Joe sat in the back corner of the coffee shop stunned. Talk about not the way you thought your life would turn out.
He’d known Mel for years. Josh was his best friend, had been for as long as both could remember. Mel was always around—the pesky little sister.
But when he’d seen her this summer, something changed. Suddenly she wasn’t just Josh’s little sister. Seemed like there was always an opportunity to talk with her without being obvious. He and Josh often hung out at their home, enjoying the hot tub and pool. And Mel was there.
This was crazy. But Joe couldn’t stop thinking about her. Mel wasn’t like most girls her age. She was quiet, insightful, and deeply caring.
He’d come back over the break and asked her for their first date. It didn’t take long and they were hanging out. A lot. Without Josh, too. Her parents noticed. Josh noticed. Finally, Joe decided he’d better talk with her dad. Because Joe realized he wanted to marry her eventually.
But this? This was too crazy to believe.
“I guess I don’t know her as well as I thought,” Joe muttered. “How could she do this?”
His mind replayed their conversation yesterday, the first time he’d seen her since summer. They’d arranged to meet at the coffee shop after her last class. He’d gotten there early so he could get their favorite table, ordered his coffee and her favorite latte, and waited anxiously to see her.
But he received the shock of his life when she walked in. All he could do was stare—either she’d gained weight or… No way!
Mel approached him, watching his eyes. She knew the moment he realized.
“Joe, listen to me. It’s not what you think,” she whispered just low enough so everyone wouldn’t hear. “Sit down. Listen to me. Please?”
Joe’s face blanched; he couldn’t stop staring at her abdomen.
Recalling her words now, he didn’t know what to think. Pregnant with God’s child? Really? He wasn’t that naïve.
Yet, Mel had never exaggerated in past conversations. She’d always been a straight-forward, nothing-but-the-truth type of girl. As Joe wrestled through his feelings, he realized he couldn’t move forward in this relationship, certainly not think about getting married eventually.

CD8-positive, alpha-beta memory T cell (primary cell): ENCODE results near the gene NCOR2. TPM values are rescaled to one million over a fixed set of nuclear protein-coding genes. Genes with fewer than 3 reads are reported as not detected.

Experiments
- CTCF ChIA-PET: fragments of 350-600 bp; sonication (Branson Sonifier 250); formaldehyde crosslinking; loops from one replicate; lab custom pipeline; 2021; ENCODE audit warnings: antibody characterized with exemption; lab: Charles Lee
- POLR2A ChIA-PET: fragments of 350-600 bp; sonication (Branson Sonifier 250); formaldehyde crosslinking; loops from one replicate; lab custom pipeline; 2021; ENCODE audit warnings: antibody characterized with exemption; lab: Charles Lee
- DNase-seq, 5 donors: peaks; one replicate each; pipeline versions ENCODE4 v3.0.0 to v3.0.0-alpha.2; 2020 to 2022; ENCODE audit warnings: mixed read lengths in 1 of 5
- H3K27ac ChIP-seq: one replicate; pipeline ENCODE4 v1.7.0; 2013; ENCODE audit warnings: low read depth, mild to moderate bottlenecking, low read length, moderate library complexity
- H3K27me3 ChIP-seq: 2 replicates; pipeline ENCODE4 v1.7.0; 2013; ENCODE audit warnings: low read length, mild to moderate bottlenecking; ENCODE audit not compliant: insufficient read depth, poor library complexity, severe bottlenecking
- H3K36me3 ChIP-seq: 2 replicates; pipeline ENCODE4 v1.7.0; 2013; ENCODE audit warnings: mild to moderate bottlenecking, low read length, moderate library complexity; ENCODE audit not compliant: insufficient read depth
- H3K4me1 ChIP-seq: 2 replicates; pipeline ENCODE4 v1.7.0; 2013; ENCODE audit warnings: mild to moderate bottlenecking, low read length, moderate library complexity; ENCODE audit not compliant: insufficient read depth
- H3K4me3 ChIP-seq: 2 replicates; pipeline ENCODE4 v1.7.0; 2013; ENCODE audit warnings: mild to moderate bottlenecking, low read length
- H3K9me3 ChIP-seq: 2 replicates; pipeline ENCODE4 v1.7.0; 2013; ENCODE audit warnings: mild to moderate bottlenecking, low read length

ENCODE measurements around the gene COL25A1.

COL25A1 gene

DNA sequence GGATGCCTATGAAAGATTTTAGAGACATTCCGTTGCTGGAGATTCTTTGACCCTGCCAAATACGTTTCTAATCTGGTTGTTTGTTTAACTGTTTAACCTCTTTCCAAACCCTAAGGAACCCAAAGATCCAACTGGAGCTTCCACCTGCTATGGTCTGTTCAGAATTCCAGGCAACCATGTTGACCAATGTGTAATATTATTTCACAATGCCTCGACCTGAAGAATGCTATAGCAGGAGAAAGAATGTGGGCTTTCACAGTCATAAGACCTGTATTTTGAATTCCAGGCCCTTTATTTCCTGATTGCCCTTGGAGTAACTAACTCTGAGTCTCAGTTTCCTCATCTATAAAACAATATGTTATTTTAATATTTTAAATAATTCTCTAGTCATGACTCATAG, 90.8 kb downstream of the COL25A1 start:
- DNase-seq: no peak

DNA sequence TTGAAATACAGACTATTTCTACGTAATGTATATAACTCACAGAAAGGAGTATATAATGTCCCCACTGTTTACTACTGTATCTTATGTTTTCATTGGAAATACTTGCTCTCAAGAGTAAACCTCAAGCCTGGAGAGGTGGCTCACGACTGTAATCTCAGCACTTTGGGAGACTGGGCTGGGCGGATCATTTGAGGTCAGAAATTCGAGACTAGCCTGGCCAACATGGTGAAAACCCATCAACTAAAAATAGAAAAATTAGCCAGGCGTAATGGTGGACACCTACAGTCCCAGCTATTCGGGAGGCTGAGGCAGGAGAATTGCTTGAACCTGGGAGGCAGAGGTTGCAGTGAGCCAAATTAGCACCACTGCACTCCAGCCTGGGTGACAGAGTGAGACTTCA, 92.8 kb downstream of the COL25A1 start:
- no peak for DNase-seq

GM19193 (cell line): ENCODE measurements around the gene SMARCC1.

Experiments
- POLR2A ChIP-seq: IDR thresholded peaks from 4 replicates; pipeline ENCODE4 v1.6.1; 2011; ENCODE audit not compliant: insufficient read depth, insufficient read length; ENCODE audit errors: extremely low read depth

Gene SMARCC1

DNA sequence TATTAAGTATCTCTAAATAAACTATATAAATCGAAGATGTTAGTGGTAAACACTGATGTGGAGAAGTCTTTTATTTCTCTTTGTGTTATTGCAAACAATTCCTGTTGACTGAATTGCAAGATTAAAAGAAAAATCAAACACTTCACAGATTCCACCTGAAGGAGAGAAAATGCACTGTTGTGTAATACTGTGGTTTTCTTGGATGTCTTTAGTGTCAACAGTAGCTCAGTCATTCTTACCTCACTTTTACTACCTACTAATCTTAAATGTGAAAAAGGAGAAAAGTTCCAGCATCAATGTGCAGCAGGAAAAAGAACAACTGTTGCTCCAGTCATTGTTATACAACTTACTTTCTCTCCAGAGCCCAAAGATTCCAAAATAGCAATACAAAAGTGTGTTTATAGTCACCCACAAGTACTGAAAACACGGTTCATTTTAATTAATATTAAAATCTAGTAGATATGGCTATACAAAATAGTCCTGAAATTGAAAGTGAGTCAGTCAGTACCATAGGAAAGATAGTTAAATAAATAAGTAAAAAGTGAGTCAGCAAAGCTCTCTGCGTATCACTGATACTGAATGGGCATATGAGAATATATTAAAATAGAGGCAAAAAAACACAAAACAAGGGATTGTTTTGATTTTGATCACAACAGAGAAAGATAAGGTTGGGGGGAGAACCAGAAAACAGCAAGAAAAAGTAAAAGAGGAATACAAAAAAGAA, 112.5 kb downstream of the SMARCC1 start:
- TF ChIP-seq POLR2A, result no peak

“Hi Joe,” he heard.
“Who are you? How do you know my name?” Joe said to the guy who plopped down at the table. There was something strange about him. Joe’d never seen him before. Yet, this guy knew his name? Everything around him seemed to freeze and focus in on this guy.
“I know you’re shocked by what Mel told you.”
“Uh, how do you know that?” Joe intently whispered, shocked at this guy’s boldness.
“It’s the truth. She’s going to have a baby boy. He’s God’s son. You and Mel are to name him, Jesus. Yes, you are to proceed with your engagement and marry her. Believe Mel. This is God’s doing.”
And then he was gone. Just like that.
Joe shook his head, trying to understand what just happened. He looked around to see if anyone else saw the guy. But everyone was involved in conversations or working on their computers like always. Normal stuff.
Was that a dream? Did he just imagine it?
According to the Biblical narrative, and historical writings, Joseph was several years older than Mary. He was an established tradesman, ready to take the next step in his life—marry and have a family.
I’ve used my imagination to place him in our society. Take a moment to feel Joseph’s struggle to accept Mary’s news. Don’t gloss over this well-known story. There’s a real personal crisis here.
If you were in Joseph’s shoes, would you:
- Believe the man you saw was an angel telling you this fantastic news?
- Doubt what you think you saw or dreamed, thinking it was something you ate or your hyperactive imagination?
- Believe the girl you were planning to marry was pregnant by the Holy Spirit?
- Support her tale with parents who probably didn’t believe her?
- Choose to accept the looks and whispers from others that your girlfriend was pregnant?
- Agree to raise another man’s child?
- Walk away and cut your losses quickly?
Joseph was a real flesh and blood man who had some tough choices to make.
He had to choose to believe the vision he saw was a real vision—a message from God about his next steps.
He had to choose to believe Mary.
He had to choose to participate in her ostracization from society.
He had to choose to deny his right to have Mary stoned (see Deuteronomy 22)
For the rest of his life, he was known as the man who had an illegitimate child. He most likely suffered a loss in income due to this ostracization. In the rabbinical rules, he faced the loss of position in the community and banishment from the Temple. His life radically changed when he chose to accept the angel’s word as truth.
What is God asking you to believe and do today that may seem crazy to everyone else? What risks are involved? Is this not the way you thought your life would turn out?
If you need help, please reach out. I promise to listen without judgment and help you take the next step.